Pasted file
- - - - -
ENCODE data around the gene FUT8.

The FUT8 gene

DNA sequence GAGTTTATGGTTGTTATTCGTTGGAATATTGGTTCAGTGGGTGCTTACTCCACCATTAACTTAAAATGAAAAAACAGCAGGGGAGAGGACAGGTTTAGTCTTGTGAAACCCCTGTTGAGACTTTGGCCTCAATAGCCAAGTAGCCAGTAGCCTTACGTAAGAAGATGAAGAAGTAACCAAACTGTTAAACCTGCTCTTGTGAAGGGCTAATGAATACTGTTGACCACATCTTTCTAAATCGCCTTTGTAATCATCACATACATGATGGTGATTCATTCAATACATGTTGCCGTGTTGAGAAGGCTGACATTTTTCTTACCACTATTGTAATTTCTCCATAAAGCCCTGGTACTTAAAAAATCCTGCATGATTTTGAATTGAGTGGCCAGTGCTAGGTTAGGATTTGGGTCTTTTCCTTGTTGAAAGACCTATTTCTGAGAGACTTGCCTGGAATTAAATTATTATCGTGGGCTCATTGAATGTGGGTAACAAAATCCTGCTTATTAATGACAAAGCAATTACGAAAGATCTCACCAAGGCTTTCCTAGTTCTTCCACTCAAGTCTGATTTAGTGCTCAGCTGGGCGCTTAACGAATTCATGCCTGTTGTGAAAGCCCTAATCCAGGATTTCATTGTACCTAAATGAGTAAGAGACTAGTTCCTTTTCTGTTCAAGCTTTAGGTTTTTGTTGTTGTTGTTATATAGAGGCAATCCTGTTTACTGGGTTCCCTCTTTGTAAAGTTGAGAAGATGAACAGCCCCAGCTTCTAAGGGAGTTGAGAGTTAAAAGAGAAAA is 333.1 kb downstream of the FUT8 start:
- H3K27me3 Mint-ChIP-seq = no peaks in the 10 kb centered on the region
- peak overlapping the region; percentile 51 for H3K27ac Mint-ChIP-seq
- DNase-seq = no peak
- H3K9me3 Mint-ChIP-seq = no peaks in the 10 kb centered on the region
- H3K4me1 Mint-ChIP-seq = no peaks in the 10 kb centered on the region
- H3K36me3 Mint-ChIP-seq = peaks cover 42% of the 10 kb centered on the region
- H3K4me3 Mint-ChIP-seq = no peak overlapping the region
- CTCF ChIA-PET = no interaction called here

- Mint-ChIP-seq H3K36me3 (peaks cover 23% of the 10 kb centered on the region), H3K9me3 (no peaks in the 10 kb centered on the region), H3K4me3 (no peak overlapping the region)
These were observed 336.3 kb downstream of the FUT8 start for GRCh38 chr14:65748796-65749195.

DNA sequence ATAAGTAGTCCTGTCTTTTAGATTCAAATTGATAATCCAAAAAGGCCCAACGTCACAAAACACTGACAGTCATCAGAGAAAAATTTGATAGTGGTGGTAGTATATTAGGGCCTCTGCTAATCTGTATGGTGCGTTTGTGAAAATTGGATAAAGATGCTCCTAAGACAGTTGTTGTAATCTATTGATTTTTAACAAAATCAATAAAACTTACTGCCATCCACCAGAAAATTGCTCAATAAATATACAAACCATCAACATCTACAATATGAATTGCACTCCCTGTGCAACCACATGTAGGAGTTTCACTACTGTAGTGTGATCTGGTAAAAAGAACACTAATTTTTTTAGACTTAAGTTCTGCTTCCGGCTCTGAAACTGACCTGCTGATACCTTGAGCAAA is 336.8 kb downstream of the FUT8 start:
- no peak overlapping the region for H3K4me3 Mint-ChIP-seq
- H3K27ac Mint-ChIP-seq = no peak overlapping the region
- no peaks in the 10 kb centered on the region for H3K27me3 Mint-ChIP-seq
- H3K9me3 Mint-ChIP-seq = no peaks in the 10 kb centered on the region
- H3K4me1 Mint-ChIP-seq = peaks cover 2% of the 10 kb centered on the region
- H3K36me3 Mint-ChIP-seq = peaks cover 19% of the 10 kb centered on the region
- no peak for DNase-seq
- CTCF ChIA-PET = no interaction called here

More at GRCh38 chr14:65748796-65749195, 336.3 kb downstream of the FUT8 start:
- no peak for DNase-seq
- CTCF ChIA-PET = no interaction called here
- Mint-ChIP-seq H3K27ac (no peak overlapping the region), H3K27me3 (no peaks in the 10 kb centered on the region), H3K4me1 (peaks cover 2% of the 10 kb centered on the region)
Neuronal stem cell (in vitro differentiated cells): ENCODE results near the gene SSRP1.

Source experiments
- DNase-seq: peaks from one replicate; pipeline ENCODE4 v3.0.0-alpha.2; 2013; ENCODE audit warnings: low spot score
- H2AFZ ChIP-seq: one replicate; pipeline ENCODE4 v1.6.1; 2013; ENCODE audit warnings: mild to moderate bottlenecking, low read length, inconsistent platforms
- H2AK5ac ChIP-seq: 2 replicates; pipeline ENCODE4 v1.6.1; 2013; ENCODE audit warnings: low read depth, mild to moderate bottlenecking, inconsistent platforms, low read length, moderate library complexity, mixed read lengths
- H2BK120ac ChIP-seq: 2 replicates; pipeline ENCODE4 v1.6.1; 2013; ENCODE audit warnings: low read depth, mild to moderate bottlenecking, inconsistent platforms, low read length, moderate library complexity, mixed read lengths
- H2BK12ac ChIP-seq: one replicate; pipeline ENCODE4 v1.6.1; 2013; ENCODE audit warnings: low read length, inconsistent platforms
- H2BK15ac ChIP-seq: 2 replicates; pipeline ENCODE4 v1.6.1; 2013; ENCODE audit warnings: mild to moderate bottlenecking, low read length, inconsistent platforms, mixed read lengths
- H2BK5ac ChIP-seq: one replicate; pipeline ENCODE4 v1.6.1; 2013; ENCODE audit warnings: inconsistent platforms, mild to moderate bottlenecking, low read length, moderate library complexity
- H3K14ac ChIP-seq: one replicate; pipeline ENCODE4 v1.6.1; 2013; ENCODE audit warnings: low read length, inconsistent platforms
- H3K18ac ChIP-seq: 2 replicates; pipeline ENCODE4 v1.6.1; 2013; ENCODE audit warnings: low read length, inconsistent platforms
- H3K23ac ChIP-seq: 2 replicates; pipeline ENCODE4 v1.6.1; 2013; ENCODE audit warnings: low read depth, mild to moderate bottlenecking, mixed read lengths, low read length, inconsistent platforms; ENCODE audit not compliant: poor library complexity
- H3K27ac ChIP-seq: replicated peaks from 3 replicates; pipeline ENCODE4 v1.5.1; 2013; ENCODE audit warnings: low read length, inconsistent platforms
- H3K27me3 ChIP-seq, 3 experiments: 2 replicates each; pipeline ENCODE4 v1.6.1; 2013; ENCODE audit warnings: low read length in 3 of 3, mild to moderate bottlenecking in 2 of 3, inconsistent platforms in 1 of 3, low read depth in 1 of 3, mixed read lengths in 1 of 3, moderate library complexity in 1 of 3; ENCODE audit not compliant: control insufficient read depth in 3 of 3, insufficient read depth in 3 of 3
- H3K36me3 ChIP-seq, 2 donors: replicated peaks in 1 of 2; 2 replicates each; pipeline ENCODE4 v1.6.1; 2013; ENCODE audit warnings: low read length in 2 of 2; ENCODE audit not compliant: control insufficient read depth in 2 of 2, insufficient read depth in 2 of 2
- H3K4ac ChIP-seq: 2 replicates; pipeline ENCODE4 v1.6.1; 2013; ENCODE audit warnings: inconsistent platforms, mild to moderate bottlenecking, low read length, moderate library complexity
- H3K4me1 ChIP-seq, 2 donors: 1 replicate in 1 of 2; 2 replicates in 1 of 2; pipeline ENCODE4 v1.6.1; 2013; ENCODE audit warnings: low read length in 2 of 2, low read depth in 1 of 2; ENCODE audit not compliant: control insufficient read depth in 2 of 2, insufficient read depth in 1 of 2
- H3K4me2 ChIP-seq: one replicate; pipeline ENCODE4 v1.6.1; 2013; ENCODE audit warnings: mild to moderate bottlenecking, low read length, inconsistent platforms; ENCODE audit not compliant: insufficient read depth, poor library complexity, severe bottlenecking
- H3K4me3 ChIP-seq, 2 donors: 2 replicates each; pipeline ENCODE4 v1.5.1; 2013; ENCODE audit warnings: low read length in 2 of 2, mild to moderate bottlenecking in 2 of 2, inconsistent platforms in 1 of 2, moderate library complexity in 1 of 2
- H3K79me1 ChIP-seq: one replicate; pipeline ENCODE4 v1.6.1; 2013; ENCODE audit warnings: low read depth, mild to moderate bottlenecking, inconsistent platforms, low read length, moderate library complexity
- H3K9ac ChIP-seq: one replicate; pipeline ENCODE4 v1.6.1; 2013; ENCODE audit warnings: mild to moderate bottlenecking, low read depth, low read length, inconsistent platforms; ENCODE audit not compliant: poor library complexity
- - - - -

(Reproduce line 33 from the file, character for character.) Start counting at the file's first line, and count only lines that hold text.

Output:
- H2BK12ac ChIP-seq: one replicate; pipeline ENCODE4 v1.6.1; 2013; ENCODE audit warnings: low read length, inconsistent platforms